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Discussion, comments and links related to Joel Spitzer's cold turkey quit smoking videos

Are doctors taught about nicotine recovery?

Sometimes the response people get from their doctors upon finding out that they had quit smoking is less than enthusiastic, often expressing great skeptisism that the people will be able to sustain their quits over the long-term. The former smokers are often left discouraged and at times begin to question their own ability to stay off. Video explains why physicians are often pessimistic of people’s ability to quit smoking and stay smoke free over the long term.

Related resources:

A study of smoking and smoking cessation on the curricula of UK medical schools.

Tobacco Control 2004 March ;13(1):74-77.

Roddy E, Rubin P, Britton J.Division of Respiratory Medicine, School of Medical and Surgical Sciences, University of Nottingham, Nottingham, UK. Faculty of Medicine and Health Sciences, University of Nottingham. Division of Epidemiology and Public Health, School of Community Health Sciences, University of Nottingham.

OBJECTIVES: To identify current practice in teaching on smoking and smoking cessation in UK medical schools, and establish whether newly qualified UK doctors feel prepared to deliver smoking cessation interventions.

DESIGN: Search of published curricula from all UK medical schools; questionnaire surveys of all UK medical school deans and UK qualified pre-registration house officers (PRHOs).

PARTICIPANTS: Deans or nominated representatives from all 24 UK medical schools with current undergraduates, and all UK qualified PRHOs.

MAIN OUTCOME MEASURES: Inclusion and organisation in curriculum of 15 predefined core topics related to smoking (deans); perceived readiness to deliver smoking cessation interventions (PRHOs).

RESULTS: There was no mention of smoking or smoking cessation in the published curriculum material of 10 (42%) medical schools. Deans reported compulsory teaching on a mean (SD) of 9.5 (2.8) core topics, while PRHOs recalled compulsory teaching in only 6.6 (3.2). Training in clinical aspects of smoking cessation was particularly neglected, with 60% of PRHOs reporting that they graduated unable to deliver smoking cessation interventions in accordance with national guidelines. Only 17% of PRHOs felt well prepared to deliver advice on using nicotine replacement therapy, and 5% on bupropion.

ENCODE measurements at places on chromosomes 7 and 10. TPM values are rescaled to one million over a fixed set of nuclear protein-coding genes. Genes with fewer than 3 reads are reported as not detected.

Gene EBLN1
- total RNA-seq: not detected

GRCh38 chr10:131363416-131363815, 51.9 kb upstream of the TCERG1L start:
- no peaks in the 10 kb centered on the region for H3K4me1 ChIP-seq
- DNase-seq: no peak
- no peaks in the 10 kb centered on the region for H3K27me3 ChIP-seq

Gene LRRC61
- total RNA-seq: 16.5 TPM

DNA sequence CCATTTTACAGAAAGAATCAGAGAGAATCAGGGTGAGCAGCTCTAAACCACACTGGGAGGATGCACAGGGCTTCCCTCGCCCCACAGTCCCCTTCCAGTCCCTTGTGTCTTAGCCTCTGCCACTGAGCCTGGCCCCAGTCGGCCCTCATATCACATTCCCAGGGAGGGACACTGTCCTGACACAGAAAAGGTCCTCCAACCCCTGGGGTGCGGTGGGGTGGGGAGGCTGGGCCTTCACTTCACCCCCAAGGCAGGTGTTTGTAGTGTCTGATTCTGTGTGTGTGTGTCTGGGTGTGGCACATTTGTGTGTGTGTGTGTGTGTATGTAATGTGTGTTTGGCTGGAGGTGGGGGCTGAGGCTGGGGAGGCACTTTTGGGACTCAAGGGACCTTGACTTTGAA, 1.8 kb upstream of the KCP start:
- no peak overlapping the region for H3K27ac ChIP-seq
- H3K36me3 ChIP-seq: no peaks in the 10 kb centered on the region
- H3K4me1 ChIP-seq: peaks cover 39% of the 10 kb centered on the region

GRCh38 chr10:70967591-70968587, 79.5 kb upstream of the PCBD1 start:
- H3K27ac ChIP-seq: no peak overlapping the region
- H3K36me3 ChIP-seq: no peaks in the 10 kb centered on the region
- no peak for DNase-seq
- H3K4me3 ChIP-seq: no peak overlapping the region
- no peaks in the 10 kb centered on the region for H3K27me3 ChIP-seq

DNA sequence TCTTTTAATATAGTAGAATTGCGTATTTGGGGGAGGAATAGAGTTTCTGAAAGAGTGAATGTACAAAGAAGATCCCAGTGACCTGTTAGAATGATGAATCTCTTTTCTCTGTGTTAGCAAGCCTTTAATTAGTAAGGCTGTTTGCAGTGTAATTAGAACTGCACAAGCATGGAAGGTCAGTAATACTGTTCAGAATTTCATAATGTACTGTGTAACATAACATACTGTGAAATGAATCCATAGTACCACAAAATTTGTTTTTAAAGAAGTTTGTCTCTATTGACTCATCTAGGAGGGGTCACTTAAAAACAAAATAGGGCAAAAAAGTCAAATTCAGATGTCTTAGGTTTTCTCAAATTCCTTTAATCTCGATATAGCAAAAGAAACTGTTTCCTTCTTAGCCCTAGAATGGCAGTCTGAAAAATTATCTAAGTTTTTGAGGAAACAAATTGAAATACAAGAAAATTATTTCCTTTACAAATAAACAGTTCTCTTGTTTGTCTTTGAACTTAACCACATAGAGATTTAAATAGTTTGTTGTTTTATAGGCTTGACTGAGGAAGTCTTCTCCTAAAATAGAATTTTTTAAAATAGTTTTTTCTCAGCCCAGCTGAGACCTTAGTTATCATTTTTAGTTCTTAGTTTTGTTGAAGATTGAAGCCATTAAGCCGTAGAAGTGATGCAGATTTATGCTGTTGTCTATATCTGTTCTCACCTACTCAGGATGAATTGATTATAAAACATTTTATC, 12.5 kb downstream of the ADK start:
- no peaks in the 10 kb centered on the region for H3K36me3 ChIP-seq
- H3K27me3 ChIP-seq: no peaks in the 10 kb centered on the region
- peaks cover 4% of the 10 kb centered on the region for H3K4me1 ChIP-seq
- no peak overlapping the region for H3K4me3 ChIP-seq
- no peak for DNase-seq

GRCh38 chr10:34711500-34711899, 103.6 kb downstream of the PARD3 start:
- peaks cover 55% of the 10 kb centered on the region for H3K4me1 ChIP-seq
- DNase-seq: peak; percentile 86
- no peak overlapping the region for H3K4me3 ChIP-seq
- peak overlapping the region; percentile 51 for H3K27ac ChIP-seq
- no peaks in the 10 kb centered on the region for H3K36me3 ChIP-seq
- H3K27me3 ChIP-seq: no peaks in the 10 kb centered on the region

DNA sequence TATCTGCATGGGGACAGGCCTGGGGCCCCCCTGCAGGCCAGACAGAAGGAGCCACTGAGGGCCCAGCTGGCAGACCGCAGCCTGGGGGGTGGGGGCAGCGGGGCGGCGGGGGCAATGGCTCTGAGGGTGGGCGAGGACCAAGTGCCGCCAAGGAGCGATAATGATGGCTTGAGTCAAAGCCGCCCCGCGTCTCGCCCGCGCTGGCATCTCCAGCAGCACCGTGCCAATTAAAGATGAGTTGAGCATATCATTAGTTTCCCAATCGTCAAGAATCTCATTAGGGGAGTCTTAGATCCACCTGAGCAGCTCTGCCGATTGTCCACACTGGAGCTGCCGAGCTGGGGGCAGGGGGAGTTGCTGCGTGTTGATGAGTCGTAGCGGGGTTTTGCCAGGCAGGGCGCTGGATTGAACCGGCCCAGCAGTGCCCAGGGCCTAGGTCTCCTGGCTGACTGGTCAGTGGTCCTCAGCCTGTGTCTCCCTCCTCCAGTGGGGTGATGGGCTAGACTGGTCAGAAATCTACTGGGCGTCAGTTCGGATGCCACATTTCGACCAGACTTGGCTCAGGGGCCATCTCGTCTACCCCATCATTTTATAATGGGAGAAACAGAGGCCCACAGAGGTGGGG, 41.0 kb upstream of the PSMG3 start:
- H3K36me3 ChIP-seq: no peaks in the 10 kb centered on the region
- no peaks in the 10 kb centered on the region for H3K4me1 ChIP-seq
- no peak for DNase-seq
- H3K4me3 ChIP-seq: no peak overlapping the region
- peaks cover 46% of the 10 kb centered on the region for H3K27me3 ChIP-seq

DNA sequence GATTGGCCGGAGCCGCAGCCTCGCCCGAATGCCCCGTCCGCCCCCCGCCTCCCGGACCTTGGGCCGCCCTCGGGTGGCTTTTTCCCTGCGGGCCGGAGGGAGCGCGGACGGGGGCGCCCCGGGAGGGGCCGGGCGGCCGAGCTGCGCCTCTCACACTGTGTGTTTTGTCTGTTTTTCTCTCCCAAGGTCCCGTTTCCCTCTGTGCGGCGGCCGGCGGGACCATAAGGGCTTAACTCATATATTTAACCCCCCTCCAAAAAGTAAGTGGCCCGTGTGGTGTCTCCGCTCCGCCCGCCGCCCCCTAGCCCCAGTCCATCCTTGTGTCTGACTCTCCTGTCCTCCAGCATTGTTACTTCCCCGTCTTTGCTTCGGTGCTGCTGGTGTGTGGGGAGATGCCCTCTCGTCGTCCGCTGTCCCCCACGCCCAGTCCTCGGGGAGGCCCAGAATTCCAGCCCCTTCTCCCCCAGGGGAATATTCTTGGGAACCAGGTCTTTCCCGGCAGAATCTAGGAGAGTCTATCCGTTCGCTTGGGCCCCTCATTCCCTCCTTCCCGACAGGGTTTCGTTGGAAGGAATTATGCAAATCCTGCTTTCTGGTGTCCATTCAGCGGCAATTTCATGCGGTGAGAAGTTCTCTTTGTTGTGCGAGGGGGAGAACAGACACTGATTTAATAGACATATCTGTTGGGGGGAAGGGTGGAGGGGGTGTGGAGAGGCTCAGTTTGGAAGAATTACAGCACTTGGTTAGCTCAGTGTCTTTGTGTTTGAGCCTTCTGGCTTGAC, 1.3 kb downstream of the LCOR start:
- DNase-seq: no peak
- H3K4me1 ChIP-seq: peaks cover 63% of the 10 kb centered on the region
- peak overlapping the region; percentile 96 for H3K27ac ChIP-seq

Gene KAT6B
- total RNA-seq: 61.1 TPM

CONCLUSIONS: Teaching on smoking cessation in UK medical schools is inadequate.

PMID: 14985601 [PubMed – as supplied by publisher]

WhyQuit’s Patient Resources

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Sadly, the odds are that your physician’s nicotine dependency recovery understanding is primarily comprised of what the NRT pharmaceutical industry want him to know. Even then it’s only what the industry wants them to know.

How many know that when all over-the-counter patch and gum studies are combined and averaged that only 7% of study participants are not smoking at six months?[1] How many physicians actually know that two different studies have now shown that the six-month smoking cessation rate for second time and subsequent nicotine patch users drops to almost 0%?[2][3] How many know that 36.6% of all nicotine gum users are chronic long term users?[4]

Imagine the number of minds and lives that could be touched if your physician’s nicotine dependency understanding matched yours. There was always only one rule, no nicotine today, Never Take Another Puff!

  1. Hughes JR, Shiffman S. et al, A meta-analysis of the efficacy of over-the-counter nicotine replacement, Tobacco Control 2003 March;12(1):21 -7. Full text link – … o5/Oz4yutI
  2. Tonnesen P, et al., Recycling with nicotine patches in smoking cessation. Addiction. 1993 Apr;88(4):533-9. Abstract –
  3. Gourlay, S.G., et al., Double blind trail of repeated treatment with transdermal nicotine for relapsed smokers, BMJ 1995;311:363-366 (5 August)